Bike and Barge Tour along the river with 3 names! Is it Mosel, Moselle or Musel?
Well, that depends on where you are on the river as it forms a natural border with three countries we visit: Germany, France, and Luxembourg. It’s a bike and barge dream-come-true. Paved bike paths, well-marked signage and easy cycling along the Rhine’s largest tributary. Medieval market squares, half-timbered villages, gothic cathedrals and castle ruins. Wunderbar and Fantastique are the words to know!
We follow the breadcrumbs of history. The Romans “civilized” this “barbaric” region bringing their culture and the first grapevines. Little did they know at the time of Julius Cesar that this river valley would blossom into a Riesling drinkers’ paradise. On both sides of the river, the precisely-tended vineyards hug the steep slopes. We promise you the ride of a lifetime with lots of sampling along the way.
The lead city on this trip is Trier. Never heard of it? You’re not the only one. It’s hey-day was around 2nd century AD. Known as Roma Segunda at the time, Trier was an Imperial Roman city. Kind of a big deal when Constantine the Great ruled from here. You will see the remnants of this glorious past in Germany’s oldest cathedral, amphitheater, the emperor’s throne hall and famous “black gate,” the blackened remains of the ancient city wall.
Onto Luxembourg, the only Grand Duchy in Europe. It’s strategic position between two super powers made it a hotly contested area to control over the ages. If you know a little French and German, you’ll understand their mother tongue—a rich soup of both languages in one pot.
And then France. You feel a difference the minute you cross the border into the Lorraine region, birthplace of French military heroine Joan of Arc. And, Ooh-la-la the food! Those wonderful breads, Quiche Lorraine, delicate Madaleine cookies and golden Mirabelle plums you’ll find in jams, tarts and a sweet liqueur—the nectar of Gods. We finish in Metz, one of the last Roman city’s to fall to Atilla the Hun and ancestral home of the Merovingian Dynasty. Metz has great architecture from the centuries and a Gothic cathedral that took 300 years to build.Read more
Join the barge and discover Cochem, a bustling and characteristic Mosel town with steep wine-clad mountains, wooded hills, an impressive castle and a picturesque square with beautiful timber-framed houses and cafes. You can visit the castle or have a glass of local wine—or both!
In the early morning, while you are having breakfast, the IRIS sails to the village known as the Sleeping Beauty on the Mosel. It’s a precious medieval village next to our mooring pier. You can’t imagine a prettier place. Beilstein has been the backdrop for many German films. You will have the chance to see the venerated and rare relic the Black Madonna in the chapel of the Carmelite Monastery overlooking the valley. Superb photo ops here. After the visit, our bike journey follows the river upstream passing the steepest vineyards in the world to arrive in Zell, a beautiful hamlet where the river slices through slate mountains in dramatic oxbows and S turns. Zeller Schwarze Katz (black cat) is a legendary Mosel Wine. Continuing onto Traben-Trarbach, this town features world-class Art Nouveau architecture that proves its great importance in international wine trade during the 19th century. From here we cruise to Bernkastel-Kues, the darling of the famed middle Mosel. This is Valhalla for Riesling aficionados. A good size village with great shopping, wine bars and ice cream. One of the prettiest town squares with timber-frame buildings dating back to the 1400s! The castle ruins on the hill are base-lit at night. An evening stroll along the river is a must…words can’t describe the feeling of Old Europe.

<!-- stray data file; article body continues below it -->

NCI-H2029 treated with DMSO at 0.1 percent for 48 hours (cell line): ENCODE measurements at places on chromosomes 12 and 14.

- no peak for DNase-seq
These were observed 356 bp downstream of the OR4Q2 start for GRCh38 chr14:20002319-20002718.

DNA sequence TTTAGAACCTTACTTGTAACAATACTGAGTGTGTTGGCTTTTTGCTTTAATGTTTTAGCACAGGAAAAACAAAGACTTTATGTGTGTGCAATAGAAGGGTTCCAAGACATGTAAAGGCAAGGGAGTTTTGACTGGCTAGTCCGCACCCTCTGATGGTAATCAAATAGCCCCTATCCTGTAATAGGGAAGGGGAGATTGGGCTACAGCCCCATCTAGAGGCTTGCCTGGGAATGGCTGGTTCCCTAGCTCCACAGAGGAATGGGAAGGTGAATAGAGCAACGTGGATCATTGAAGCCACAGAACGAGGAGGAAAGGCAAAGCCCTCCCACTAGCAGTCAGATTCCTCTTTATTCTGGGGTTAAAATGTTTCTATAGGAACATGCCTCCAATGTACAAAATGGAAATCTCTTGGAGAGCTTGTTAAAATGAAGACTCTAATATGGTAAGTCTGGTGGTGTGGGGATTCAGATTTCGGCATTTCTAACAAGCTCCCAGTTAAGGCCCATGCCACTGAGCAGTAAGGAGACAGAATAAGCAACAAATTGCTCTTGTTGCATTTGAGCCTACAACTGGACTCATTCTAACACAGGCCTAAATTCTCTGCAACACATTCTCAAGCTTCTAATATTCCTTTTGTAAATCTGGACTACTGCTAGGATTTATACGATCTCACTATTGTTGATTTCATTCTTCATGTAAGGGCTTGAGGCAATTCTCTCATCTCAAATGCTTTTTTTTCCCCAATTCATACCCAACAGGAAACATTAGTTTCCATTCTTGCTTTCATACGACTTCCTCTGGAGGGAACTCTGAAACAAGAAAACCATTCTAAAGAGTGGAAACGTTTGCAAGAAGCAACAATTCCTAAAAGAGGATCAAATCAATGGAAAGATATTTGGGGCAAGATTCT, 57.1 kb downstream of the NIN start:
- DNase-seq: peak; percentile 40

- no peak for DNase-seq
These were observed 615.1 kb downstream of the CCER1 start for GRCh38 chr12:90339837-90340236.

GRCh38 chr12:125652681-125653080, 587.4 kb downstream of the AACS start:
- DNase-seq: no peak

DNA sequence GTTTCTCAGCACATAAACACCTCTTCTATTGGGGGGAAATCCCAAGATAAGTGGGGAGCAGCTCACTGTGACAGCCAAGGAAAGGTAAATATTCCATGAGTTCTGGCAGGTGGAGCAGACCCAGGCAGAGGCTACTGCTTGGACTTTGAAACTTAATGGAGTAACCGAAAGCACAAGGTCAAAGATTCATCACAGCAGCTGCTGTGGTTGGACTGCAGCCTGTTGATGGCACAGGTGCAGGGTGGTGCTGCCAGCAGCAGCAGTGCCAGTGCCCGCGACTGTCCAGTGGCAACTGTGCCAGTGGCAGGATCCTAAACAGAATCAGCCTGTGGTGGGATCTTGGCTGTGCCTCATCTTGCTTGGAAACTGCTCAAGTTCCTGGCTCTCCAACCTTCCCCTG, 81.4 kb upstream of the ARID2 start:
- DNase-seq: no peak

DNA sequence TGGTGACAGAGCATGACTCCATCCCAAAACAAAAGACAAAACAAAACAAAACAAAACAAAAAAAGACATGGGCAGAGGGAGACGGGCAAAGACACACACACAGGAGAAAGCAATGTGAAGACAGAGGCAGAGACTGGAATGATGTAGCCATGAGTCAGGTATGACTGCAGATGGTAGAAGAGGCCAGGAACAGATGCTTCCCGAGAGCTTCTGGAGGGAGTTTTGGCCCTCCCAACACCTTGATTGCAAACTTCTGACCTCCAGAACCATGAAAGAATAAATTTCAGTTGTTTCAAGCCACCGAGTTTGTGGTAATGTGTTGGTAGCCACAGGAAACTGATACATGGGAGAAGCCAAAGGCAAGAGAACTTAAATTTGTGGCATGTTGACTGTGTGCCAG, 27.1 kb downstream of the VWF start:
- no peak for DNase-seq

Bernkastel Railway Maare Mosel
This morning we leave the river and vineyards behind. We bus you UP to an agricultural region called the Eifel (and yes, there is a connection to the famed Parisian tower). From here, it’s an exhilarating ride for the most part downhill along a rails-to-trails path. Amazing! It will be the ride of a lifetime for many—through German forests and former train tunnels, over bridges and around small lakes formed from volcano craters eons ago. After the last tunnel we have a break in a local little town were you will love to have an icecream on the terraces, well deserved! this day is the highlight of our biking-experiences.
Bernkastel - Trier
From Bernkastel, the valley opens up and vineyards expand as far as the eye can see. Today we cruise past the heavy-hitters in the wine world: Brauneberg, Piesport, Trittenheim. Piesport is beloved by the Brits for the “little golden droplets.” Trittenheim lies in a sharp hairpin turn on the river surrounded by mountains coated with grapes. The chapel in the vineyard is one of the most photographed on the river. Later we bike on to Trier, a lively university town, powerful Arch-diocese, and Imperial Residence of Constantine the Great. All roads lead to Rome as they say, but in this case our road leads to Trier, the 2nd Rome in the 3rd century. The history is fascinating. More than you’d expect on the sleepy Mosel. Great museums. Superb shopping. A gem of a city.